2019 Wood Flooring Trends

Kim Wahlgren, editor of Wood Floor Business, recently sat down with us to provide insight into some wood flooring trends to look out for in 2019. Kim M. Wahlgren is the longtime editor of Wood Floor Business. Based in Madison, Wisconsin, she manages the day-to-day operations of the WFB print magazine, website, E-News and social media.

Check out our questions and Kim’s answers below, and let us know about your thoughts in the comments.

What are some hardwood flooring trends that gained popularity or made an appearance in 2018?

Kim Wahlgren

Kim Wahlgren, Editor of Wood Floor Business

Kim: Right now the industry seems to be all about throwing down the gauntlet in terms of custom complex colors. The premier prefinished floor companies offer gorgeous layered color looks, and 

finish companies are offering products that run the gamut as far as options to create unique colors. The distinguishing factor for many high-end contractors today is the ability to deliver a wood floor color the neighbors down the street don’t have—and won’t ever be able to replicate. We recently did an article on shou sugi ban flooring, which involves burning the surface of the wood to achieve a different effect. This technique was unheard of in the wood flooring industry until very recently. Overall we see a level of craftsmanship and artistry in the industry that continues to increase. Customers’ expectations have drastically changed, and there’s a growing knowledge base required for today’s contractors to deliver on those expectations.

Do you believe that the wide plank flooring trend will continue? Do you think that we will see planks get wider and wider as time goes on?

“Gargantuan” Doug fir solid planks which were 12 inches wide and 33 feet long. Photos courtesy of Hayasa Flooring Design and Wood Floor Business

Kim: Absolutely, we see the wide plank trend continuing and, if anything, just getting bigger—literally. Not only are widths continuing to push the limits of what used to be considered feasible, we are also seeing some high-end floors with extraordinarily long lengths. Our December 2018/January 2019 cover floor had Doug fir solid planks 12 inches wide and 33 feet long. And we recently posted a video on our Facebook page of a contracting crew carrying in wide-plank flooring that was 53 feet long!

Do you think that handscraped/distressed floors will remain popular into 2019?

Kim: There are still plenty of hand-scraped and distressed floors in the industry, particularly among prefinished floors, but we’re also seeing a much more subtle surface emphasizing the natural textureDistressed White Oak Floors of the flooring. Contractors are using techniques such as wire-brushing combined with different colors to create a layered effect with some texture on the surface of the wood flooring.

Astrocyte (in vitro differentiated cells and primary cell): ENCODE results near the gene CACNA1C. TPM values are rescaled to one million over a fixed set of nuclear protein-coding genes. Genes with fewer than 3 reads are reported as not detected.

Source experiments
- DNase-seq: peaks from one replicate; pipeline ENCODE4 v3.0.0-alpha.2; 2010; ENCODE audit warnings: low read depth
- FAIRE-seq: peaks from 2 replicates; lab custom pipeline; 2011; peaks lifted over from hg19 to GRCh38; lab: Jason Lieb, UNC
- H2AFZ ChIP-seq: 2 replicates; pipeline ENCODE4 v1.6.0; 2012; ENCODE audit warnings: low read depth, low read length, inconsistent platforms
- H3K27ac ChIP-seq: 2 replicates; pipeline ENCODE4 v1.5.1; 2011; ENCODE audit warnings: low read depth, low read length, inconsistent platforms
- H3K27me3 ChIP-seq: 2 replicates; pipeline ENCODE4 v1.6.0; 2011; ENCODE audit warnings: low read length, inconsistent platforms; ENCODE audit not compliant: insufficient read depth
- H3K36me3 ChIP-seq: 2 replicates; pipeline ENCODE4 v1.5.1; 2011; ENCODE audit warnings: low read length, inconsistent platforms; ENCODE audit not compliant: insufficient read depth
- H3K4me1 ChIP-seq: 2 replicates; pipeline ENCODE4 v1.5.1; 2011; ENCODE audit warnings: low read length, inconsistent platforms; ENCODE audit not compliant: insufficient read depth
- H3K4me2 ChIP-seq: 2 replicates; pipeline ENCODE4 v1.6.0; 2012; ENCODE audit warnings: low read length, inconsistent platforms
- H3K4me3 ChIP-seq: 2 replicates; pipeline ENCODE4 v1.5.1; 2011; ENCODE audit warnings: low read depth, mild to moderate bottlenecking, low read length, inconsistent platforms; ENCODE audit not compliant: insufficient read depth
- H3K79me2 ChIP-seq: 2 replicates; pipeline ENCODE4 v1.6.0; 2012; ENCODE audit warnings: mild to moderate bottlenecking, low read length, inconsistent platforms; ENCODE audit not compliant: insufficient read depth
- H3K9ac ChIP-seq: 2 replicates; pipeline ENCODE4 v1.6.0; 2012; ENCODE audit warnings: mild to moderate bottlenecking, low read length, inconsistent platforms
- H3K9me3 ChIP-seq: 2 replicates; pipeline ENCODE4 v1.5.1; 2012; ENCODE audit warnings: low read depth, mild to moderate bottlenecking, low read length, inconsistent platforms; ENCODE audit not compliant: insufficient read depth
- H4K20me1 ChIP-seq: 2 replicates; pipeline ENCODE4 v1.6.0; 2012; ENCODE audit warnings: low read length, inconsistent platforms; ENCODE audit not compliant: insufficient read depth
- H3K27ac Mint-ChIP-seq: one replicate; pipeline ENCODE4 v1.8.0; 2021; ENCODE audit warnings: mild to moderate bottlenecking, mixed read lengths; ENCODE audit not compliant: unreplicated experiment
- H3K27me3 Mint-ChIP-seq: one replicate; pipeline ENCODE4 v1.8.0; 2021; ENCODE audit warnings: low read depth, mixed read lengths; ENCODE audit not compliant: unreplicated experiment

Do you see matte finish remaining a popular choice for many homeowners and designers in 2019? Is there any particular reason why you think the “natural” look has caught on and has Character Naturalsuch an appeal?

Kim: Matte finishes are absolutely the current trend, and with some of the current finish products on the market, particularly the oils, customers can have a finished floor that appears to be bare wood. Just last week a contractor told me a story about a customer who called after the contractor put an oil finish on the floor—the customer didn’t think he had coated the floor. Of course, when using these products, there’s an educational process that has to happen with the customer about expected maintenance.

Which species were most popular in 2018 and are there any particular species which you think will become more popular in 2019 and thereafter?

Kim: We continue to see an emphasis on domestic species and hear many retailers talking about the demand for hickory. And the craze for white oak continues. Given today’s obsession with custom color, the white oak make sense—its tannins create interesting effects when using different reactive products such as iron acetate solutions. Our WFB State of the Industry survey results also show that the demand for bamboo has diminished, and respondents expect that trend to continue.


Thanks to Kim for taking the time to respond to our questions and give insight into what to expect in hardwood flooring trends this year! What do you think of these trends? Leave your thoughts in the comments below.

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